Keeping healthy is part of the Dirgo Health program, a health care network using Medicare introduced by Gov. John Baldacci. Now covering thousands who never had health insurance before. Photo by Ramona du Houx


Oped Ramona du Houx

A statewide coalition that includes the Maine Medical Association, AARP, and the Maine ALF-CIO announced their opposition to Question 1 on the Nov. 4 ballot. Question 1 asks voters to repeal taxes on beer, wine, soda and other flavored drinks. The taxes were approved earlier this year by the Legislature and are designed to support the state’s Dirigo Health program.

“It is time for Maine voters to realize what Question 1 is really about,” said Gordon Smith of the Maine Medical Association. “This is about health coverage for Maine’s children and hard-working adults.”

Dr. Lani Graham, Maine’s former health director, says the Blue Ribbon Commission recommended targeting beer, wine, and soda, because of health problems associated with them. She says it’s fair to impose a tax that’ll ultimately lower healthcare costs by making sure more people have insurance.

Dirigo Health is generally not viewed as the answer to all the ills of heath care in Maine. The issue is demanding and too complex with regulations for any state to have all the answers. Heath care needs federal action.

Meanwhile DirigoChoice is a respected as an avenue that has been able to insure people who would not have healthcare coverage at all. There are individuals now covered with DirigoChoice who earn too much for federal assistance but not enough to cover themselves with other insurance programs. There are people who have had pervious medical conditions, who were denied coverage from other insurance plans and who now rely on DirigoChoice. There are businesses and their employees who are grateful for the reasonable rates. Without DirigoChoice, many businesses couldn’t afford to cover their workers.

There are over 18,000 people in Maine depending on DirigoChoice continuing. That is a sizable number, considering the low population of Maine. Some tell heartrending stories of how their lives have been saved because they had an annual checkup with DirigoChoice and serious conditions were discovered.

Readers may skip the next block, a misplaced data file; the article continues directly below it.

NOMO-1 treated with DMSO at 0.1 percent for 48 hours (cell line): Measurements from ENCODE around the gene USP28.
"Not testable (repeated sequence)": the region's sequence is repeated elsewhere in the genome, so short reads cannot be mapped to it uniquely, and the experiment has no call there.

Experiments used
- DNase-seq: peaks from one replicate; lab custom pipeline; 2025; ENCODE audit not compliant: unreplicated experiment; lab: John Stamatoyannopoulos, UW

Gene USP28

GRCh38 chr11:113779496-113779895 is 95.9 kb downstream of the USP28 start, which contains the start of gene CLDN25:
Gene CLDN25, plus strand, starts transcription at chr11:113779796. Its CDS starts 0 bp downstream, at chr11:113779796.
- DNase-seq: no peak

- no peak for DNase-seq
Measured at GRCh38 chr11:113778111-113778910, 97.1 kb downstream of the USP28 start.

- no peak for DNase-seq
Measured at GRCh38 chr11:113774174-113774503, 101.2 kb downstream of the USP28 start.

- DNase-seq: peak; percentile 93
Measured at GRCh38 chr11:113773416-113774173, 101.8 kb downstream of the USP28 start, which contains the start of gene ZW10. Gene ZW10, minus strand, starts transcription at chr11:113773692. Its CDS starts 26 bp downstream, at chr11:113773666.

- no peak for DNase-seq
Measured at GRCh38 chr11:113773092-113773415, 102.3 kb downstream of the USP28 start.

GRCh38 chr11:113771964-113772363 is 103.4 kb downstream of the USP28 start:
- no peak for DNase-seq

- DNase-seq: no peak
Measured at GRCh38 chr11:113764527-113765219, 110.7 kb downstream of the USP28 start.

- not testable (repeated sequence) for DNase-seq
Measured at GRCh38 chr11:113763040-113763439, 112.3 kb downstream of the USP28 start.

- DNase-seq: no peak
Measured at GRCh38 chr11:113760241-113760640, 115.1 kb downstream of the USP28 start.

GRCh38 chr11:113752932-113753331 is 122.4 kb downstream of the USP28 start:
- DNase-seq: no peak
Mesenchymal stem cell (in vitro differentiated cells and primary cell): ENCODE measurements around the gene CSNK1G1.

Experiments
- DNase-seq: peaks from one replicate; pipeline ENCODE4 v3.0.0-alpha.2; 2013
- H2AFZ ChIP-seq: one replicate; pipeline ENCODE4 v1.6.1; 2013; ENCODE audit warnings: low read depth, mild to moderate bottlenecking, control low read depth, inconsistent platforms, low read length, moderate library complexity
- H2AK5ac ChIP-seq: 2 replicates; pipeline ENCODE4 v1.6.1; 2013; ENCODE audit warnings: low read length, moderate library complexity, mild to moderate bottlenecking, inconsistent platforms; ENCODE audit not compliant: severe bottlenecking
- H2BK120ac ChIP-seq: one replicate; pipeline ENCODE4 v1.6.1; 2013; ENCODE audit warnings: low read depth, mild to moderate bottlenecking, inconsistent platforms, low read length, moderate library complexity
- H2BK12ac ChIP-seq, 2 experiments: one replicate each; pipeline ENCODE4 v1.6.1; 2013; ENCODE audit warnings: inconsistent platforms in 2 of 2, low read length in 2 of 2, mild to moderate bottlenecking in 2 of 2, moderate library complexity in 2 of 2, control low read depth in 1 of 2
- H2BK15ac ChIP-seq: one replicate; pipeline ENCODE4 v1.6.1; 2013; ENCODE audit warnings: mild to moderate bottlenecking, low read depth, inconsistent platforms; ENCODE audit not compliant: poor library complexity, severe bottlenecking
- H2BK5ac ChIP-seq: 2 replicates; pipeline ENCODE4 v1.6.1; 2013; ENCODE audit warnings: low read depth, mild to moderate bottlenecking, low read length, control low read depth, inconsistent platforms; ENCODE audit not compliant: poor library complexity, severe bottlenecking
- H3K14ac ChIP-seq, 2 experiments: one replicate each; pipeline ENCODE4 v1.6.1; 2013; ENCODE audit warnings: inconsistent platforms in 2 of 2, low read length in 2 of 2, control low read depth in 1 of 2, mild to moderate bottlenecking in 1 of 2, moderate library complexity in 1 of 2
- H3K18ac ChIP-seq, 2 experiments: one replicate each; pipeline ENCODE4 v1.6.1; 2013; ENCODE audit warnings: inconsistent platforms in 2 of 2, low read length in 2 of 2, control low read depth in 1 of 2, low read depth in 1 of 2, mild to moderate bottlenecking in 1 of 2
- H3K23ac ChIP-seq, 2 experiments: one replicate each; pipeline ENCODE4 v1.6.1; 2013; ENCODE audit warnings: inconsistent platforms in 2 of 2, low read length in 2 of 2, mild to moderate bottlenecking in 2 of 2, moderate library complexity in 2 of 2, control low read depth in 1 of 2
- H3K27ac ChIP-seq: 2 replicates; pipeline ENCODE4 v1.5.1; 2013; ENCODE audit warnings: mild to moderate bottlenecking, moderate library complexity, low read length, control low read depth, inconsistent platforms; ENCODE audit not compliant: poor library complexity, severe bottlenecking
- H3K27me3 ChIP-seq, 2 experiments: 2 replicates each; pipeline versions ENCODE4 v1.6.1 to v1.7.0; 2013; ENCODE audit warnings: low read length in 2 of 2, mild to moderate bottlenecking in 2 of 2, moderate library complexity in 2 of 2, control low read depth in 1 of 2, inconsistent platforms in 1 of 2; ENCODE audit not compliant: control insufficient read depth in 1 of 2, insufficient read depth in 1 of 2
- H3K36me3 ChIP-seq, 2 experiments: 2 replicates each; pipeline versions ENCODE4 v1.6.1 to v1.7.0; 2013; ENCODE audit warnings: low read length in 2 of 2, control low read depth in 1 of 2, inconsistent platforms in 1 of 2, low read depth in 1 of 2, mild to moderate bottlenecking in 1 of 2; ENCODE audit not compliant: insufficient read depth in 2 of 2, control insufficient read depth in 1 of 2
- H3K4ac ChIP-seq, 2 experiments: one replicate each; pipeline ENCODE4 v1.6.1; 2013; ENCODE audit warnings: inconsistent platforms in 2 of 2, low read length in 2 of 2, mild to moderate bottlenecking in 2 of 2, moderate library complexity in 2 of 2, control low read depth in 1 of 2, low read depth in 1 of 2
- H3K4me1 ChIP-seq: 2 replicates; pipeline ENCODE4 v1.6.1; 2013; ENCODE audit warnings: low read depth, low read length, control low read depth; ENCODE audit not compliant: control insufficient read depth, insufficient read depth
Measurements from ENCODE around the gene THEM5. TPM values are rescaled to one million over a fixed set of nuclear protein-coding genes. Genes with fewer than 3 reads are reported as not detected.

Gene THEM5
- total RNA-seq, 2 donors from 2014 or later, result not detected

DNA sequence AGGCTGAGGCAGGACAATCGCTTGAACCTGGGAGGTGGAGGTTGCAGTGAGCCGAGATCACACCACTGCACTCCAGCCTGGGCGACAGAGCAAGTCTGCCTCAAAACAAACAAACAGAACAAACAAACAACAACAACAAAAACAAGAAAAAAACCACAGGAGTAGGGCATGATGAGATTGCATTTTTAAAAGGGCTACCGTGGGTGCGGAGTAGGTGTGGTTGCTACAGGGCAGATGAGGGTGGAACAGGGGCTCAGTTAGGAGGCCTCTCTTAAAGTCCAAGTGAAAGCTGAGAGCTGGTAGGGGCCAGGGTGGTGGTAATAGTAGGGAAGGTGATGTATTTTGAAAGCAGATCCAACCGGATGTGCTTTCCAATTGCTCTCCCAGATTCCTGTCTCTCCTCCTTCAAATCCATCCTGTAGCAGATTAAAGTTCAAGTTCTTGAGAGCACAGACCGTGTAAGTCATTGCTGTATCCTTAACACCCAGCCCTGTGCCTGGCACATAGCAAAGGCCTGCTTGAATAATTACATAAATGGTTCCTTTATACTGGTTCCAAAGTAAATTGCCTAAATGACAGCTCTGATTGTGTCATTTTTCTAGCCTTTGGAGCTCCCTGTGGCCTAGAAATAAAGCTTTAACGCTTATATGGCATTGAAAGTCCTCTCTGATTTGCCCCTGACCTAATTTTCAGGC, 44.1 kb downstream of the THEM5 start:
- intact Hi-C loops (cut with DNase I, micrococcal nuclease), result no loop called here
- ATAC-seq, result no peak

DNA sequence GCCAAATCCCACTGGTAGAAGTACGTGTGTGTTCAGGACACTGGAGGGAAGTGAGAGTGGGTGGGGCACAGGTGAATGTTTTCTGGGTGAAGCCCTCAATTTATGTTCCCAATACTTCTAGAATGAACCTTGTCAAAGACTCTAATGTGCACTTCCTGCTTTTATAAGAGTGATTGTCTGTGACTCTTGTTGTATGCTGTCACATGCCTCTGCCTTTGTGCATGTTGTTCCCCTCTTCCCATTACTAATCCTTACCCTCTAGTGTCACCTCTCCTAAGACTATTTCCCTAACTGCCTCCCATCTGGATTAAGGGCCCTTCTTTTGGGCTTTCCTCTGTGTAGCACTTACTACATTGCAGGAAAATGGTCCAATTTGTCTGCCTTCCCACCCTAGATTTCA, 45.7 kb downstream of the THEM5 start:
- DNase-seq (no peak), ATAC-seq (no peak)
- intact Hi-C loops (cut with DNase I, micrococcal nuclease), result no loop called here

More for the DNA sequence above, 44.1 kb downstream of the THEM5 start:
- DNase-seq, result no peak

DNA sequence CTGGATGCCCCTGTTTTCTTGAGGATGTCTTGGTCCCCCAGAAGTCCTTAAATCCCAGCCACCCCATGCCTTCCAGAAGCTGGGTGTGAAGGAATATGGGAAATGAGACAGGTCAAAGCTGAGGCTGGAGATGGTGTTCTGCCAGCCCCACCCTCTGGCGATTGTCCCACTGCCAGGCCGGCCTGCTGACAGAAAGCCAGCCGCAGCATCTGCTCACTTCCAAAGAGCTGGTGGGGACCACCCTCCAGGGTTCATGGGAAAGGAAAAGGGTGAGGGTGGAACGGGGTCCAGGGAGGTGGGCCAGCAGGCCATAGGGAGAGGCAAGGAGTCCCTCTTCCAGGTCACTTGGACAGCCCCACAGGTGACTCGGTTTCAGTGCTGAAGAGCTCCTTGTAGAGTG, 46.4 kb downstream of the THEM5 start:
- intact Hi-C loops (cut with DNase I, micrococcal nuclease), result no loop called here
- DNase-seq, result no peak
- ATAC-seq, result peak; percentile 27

What is the value of a human life to the people of Maine? Is it worth an extra dime for a beverage at a restaurant? For most, the answer is yes: people in Maine care about their neighbors. Come November, let your vote say you care, too.

The United States Congress respects Dirigo Heath, and its chief architect, Trish Riley of the Governor’s Office of Health Policy and Finance, testified about the program last summer. She testified that the multifaceted initiative has succeeded in saving money, improving care and reducing the number of uninsured Maine residents. “When the Dirigo Health reform began in 2003, Maine had the highest rate of uninsured in New England. In the years following, as Medicaid expansions took hold and DirigoChoice became the fastest growing product in the marketplace, every New England state saw its rate of uninsured increase; only Maine saw its rate fall to the lowest in the region by 2006,” said Riley, who continued informing Congress of the broad bipartisan support among Maine lawmakers, insurance companies, physicians and hospitals, when the Dirigo measures were enacted in 2003.

But with the creation of the partisan Heritage Policy Center, bad news about Dirigo based on falsehoods and misleading statistics have drawn a line in the sand and virtually turned the issue partisan. While Democrats continue to make sure people have a chance at obtaining healthcare coverage and save lives, Republicans have voted en bloc against Dirigo.

The facts remain: Maine’s rate of uninsured people has dropped because of DirigoChoice. Maine’s rate of uninsured is at 9% while the nations average is 15%. Please vote No on Question 1.